A hypothetical young woman, whether she be Iranian, Salvadorian, Ivorian, or North Carolinian, could hear these stories and perceive feminists telling her she should be proud to be a "slut", her qualms against baring her breasts are part of her oppression, and that she should take birth control. Without thorough inquiry into these issues, or with only a cursory understanding, a woman might feel that feminism requires a liberal sexuality that, in reality, most women in the world (including the West, and including non-religious women) do not identify with.

Allow me to provide some framing.

Feminism is not chiefly a movement that seeks to a. elevate women above men, b. encourage women to adopt male-gendered attitudes and roles, or c. force women to work outside the home, forgo marriage or children, be aggressive, and engage in sex outside of marriage or monogamous relationships. That said, feminism is also NOT a monolith, but is in fact very diverse with factions and debates within its ideological community.

For example, after what is known as "Second Wave" or  "Radical" feminism of Europe and the US mid-20th century, when feminism was perceived as limiting women's freedom by forcing a new concept of female identity that rejected traditional roles on women, feminists altered their message to one of choice and acceptance of difference among women. This new feminism, with strong currents of equality to choose one's gender-identity and behavior (no matter what your sex), is known as "Third Wave" feminism.

Far from unified, however, Third Wave feminist advocates have continued to debate points of both theory and practice, and no such debate is as significant as the critique of Western feminism by women of the developing world. The most prominent contributor to the "Third World" feminist conversation is Chandra Mohanty. Mohanty called attention to the lack of relevance Western feminism has for the less economically developed societies of the world, and the imperialism that is present in rich Western women seeing themselves as a promoting "civilization" by forcing Western cultural values on what they see as a uniform "other" of non-Western women. Feminists around the world have responded to Mohanty's and others' critiques by bringing consideration and critique of culture itself into the fold.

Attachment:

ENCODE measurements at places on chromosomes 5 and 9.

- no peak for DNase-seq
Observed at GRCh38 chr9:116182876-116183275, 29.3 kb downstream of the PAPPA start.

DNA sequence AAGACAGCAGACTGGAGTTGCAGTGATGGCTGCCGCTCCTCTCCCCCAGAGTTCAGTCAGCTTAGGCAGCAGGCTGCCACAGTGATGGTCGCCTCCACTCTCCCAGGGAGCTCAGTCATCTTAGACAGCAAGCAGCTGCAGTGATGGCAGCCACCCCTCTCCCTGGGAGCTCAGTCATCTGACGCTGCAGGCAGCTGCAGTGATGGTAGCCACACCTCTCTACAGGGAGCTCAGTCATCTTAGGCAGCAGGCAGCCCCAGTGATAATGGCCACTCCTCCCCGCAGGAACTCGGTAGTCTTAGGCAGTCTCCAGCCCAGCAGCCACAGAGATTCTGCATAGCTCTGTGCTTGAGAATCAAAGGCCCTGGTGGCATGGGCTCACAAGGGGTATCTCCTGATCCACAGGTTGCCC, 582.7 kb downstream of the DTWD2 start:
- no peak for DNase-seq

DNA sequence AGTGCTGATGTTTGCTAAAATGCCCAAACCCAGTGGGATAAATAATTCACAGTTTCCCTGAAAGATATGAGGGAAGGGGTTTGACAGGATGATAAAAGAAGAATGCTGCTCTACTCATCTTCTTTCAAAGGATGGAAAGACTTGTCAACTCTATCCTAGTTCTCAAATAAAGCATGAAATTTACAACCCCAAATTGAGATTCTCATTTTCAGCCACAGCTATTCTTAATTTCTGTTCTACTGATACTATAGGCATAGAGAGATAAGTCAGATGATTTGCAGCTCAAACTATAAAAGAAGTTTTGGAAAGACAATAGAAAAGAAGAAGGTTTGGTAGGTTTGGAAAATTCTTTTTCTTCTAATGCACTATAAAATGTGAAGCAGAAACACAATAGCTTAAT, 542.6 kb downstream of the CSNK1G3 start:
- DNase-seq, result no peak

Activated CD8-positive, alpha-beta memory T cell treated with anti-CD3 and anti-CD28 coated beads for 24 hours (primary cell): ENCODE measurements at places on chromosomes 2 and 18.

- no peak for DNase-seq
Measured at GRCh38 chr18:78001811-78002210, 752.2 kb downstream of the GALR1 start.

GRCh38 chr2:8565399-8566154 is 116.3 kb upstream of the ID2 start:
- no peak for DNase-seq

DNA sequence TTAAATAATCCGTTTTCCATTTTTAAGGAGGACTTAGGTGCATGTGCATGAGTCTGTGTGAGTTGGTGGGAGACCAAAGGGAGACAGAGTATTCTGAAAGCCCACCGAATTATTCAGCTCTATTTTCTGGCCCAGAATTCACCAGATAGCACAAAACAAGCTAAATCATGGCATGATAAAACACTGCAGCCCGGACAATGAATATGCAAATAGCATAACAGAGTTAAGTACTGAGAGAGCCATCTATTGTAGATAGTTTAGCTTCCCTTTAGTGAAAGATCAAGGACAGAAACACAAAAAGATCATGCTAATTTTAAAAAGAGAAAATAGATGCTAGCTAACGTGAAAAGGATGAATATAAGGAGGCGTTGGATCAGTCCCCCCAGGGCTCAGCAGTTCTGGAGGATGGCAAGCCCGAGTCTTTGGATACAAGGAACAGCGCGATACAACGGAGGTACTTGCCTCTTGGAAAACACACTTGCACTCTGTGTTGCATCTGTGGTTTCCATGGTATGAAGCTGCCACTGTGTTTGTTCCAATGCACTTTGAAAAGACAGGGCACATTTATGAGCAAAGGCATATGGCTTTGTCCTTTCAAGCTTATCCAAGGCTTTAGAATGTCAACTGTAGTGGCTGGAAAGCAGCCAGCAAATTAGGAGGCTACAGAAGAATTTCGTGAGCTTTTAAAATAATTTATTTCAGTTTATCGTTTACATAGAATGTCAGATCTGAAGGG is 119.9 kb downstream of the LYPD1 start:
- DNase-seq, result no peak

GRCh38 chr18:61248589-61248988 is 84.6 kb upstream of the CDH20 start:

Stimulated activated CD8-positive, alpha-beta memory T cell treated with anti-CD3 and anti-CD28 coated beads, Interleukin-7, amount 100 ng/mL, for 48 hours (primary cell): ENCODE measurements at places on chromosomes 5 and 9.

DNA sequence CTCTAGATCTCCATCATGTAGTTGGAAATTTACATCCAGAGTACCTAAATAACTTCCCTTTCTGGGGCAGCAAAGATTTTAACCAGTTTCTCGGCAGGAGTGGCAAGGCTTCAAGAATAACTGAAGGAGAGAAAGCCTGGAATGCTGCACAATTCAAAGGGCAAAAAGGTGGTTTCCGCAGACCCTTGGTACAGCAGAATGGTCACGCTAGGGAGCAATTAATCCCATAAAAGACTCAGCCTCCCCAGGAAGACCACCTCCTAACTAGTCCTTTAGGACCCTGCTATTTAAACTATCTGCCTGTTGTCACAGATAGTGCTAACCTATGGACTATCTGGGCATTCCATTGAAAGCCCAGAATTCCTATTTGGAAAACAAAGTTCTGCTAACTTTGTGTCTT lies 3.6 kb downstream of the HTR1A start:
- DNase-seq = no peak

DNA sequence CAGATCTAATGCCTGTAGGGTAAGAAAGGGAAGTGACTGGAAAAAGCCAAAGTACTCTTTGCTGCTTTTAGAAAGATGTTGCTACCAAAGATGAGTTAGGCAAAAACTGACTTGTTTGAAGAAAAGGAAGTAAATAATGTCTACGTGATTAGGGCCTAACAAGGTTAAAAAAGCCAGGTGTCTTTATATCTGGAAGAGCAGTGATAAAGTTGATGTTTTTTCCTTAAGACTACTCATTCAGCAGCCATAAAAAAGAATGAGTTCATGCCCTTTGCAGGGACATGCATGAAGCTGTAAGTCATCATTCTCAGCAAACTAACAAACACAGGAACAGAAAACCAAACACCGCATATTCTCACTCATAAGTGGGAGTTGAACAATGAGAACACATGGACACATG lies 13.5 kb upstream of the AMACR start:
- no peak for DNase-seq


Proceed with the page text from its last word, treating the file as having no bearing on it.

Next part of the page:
Culture is such a dangerous topic, because it is neither uniform within society nor particularly clear in its delineation. Culture is always constructed, sometimes purposefully for an intent that serves the producers, and yet culture can command people’s hearts entirely. In the context of women’s rights, culture is used to defend practices such as the promotion of a certain body-type or demeanor in the United States, of domestic violence and female genital mutilation in Guinea, and of son-preference in India. It begs the question, can culture be wrong? And, if so, can culture be changed from the outside? An Iranian woman dare not tell a French woman that she should not get breast-implants and a Slovenian woman dare not tell a Zambian woman that she should use birth control.  Can any woman tell any other woman that they way that she behaves sexually or practices (or not) sex is wrong?!?

Where does one draw the line between "right" cultural practices and "wrong" ones? Are we capable of critiquing our own culture effectively? Is cultural critique inherently imperialist?

While I do not even begin to think I have the answers to these popular philosophical inquiries (and I will address a post on the very subject later), in part II of this post, I will attempt to metaphorically wrap my head around how culture can be reconciled with feminist sex, therefore re-framing feminist sex to address these cultural concerns. 

...To be continued!